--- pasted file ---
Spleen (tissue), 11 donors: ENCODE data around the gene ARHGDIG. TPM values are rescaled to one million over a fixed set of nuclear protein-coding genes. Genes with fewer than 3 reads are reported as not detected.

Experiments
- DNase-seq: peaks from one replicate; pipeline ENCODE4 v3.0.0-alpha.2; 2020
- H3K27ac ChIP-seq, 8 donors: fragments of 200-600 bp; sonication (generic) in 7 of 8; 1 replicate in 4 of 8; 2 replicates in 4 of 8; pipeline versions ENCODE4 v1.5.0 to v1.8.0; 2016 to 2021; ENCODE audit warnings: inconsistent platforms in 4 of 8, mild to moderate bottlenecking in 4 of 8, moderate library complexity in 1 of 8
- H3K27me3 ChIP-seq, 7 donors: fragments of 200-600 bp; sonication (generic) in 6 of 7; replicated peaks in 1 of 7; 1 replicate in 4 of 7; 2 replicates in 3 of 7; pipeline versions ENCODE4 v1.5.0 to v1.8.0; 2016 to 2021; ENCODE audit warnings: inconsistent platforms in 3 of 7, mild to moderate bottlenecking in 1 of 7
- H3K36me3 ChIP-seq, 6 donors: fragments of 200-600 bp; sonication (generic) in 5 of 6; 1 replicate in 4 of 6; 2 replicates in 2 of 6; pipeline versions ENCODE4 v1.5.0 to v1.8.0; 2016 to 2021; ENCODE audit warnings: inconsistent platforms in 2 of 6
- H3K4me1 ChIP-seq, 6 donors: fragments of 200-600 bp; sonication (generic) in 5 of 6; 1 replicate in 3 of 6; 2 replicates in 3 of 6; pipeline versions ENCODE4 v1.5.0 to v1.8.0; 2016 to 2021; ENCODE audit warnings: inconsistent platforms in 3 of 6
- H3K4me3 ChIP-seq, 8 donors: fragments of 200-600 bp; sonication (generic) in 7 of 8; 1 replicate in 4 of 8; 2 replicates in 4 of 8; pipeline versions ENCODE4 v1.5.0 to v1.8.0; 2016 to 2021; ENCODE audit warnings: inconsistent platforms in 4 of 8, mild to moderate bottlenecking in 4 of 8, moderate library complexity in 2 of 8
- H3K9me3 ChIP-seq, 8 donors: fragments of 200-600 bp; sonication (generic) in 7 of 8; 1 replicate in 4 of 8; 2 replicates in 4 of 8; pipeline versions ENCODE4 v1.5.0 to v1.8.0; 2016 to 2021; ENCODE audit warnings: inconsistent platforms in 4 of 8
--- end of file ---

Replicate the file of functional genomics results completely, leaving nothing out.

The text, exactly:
Spleen (tissue), 11 donors: ENCODE data around the gene ARHGDIG. TPM values are rescaled to one million over a fixed set of nuclear protein-coding genes. Genes with fewer than 3 reads are reported as not detected.

Experiments
- DNase-seq: peaks from one replicate; pipeline ENCODE4 v3.0.0-alpha.2; 2020
- H3K27ac ChIP-seq, 8 donors: fragments of 200-600 bp; sonication (generic) in 7 of 8; 1 replicate in 4 of 8; 2 replicates in 4 of 8; pipeline versions ENCODE4 v1.5.0 to v1.8.0; 2016 to 2021; ENCODE audit warnings: inconsistent platforms in 4 of 8, mild to moderate bottlenecking in 4 of 8, moderate library complexity in 1 of 8
- H3K27me3 ChIP-seq, 7 donors: fragments of 200-600 bp; sonication (generic) in 6 of 7; replicated peaks in 1 of 7; 1 replicate in 4 of 7; 2 replicates in 3 of 7; pipeline versions ENCODE4 v1.5.0 to v1.8.0; 2016 to 2021; ENCODE audit warnings: inconsistent platforms in 3 of 7, mild to moderate bottlenecking in 1 of 7
- H3K36me3 ChIP-seq, 6 donors: fragments of 200-600 bp; sonication (generic) in 5 of 6; 1 replicate in 4 of 6; 2 replicates in 2 of 6; pipeline versions ENCODE4 v1.5.0 to v1.8.0; 2016 to 2021; ENCODE audit warnings: inconsistent platforms in 2 of 6
- H3K4me1 ChIP-seq, 6 donors: fragments of 200-600 bp; sonication (generic) in 5 of 6; 1 replicate in 3 of 6; 2 replicates in 3 of 6; pipeline versions ENCODE4 v1.5.0 to v1.8.0; 2016 to 2021; ENCODE audit warnings: inconsistent platforms in 3 of 6
- H3K4me3 ChIP-seq, 8 donors: fragments of 200-600 bp; sonication (generic) in 7 of 8; 1 replicate in 4 of 8; 2 replicates in 4 of 8; pipeline versions ENCODE4 v1.5.0 to v1.8.0; 2016 to 2021; ENCODE audit warnings: inconsistent platforms in 4 of 8, mild to moderate bottlenecking in 4 of 8, moderate library complexity in 2 of 8
- H3K9me3 ChIP-seq, 8 donors: fragments of 200-600 bp; sonication (generic) in 7 of 8; 1 replicate in 4 of 8; 2 replicates in 4 of 8; pipeline versions ENCODE4 v1.5.0 to v1.8.0; 2016 to 2021; ENCODE audit warnings: inconsistent platforms in 4 of 8